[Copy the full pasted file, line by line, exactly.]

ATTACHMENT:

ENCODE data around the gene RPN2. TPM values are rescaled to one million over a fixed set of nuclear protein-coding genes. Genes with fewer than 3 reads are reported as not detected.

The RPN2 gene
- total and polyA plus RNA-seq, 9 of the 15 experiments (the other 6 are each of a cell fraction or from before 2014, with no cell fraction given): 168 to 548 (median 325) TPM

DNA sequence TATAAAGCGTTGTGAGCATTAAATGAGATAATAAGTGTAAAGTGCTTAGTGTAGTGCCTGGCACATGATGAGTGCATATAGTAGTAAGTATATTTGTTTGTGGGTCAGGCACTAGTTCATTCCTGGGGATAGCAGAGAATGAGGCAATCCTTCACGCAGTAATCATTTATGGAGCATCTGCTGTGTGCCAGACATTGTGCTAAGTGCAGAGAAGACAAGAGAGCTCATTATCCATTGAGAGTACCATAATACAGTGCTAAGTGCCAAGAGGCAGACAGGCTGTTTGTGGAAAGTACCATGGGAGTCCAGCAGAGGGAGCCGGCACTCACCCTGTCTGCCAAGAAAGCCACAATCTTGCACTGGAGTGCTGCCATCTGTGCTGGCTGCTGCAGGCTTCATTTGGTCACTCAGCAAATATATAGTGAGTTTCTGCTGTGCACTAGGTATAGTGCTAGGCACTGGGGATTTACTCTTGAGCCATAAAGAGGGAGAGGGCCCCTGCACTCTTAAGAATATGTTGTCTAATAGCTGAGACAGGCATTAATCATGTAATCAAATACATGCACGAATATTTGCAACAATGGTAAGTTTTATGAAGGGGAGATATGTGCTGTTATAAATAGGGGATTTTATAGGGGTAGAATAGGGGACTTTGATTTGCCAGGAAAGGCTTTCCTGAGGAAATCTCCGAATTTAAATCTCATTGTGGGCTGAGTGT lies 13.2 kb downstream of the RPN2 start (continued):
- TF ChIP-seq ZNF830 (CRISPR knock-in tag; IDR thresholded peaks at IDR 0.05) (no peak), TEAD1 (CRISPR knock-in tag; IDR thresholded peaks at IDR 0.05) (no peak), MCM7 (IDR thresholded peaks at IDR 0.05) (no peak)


ENCODE data around the gene RPN2. TPM values are rescaled to one million over a fixed set of nuclear protein-coding genes. Genes with fewer than 3 reads are reported as not detected.

The RPN2 gene
- total and polyA plus RNA-seq, 9 of the 15 experiments (the other 6 are each of a cell fraction or from before 2014, with no cell fraction given): 168 to 548 (median 325) TPM

DNA sequence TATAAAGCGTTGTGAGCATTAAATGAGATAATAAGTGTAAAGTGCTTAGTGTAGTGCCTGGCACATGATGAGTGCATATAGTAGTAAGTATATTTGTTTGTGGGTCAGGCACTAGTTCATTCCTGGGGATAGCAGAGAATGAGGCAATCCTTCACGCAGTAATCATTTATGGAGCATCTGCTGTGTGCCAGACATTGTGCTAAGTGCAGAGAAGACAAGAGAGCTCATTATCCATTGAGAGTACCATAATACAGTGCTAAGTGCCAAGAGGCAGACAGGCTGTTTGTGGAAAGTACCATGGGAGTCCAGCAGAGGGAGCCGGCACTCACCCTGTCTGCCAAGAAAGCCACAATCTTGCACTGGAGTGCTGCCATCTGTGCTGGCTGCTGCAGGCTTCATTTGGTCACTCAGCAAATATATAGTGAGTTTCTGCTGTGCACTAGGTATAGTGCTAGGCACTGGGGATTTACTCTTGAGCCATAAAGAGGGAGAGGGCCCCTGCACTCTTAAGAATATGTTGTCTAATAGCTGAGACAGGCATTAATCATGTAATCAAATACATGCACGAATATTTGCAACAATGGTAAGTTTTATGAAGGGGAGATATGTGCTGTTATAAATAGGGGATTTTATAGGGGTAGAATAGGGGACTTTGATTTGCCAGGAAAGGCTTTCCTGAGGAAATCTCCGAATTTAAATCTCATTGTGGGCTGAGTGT lies 13.2 kb downstream of the RPN2 start (continued):
- TF ChIP-seq ZNF830 (CRISPR knock-in tag; IDR thresholded peaks at IDR 0.05) (no peak), TEAD1 (CRISPR knock-in tag; IDR thresholded peaks at IDR 0.05) (no peak), MCM7 (IDR thresholded peaks at IDR 0.05) (no peak)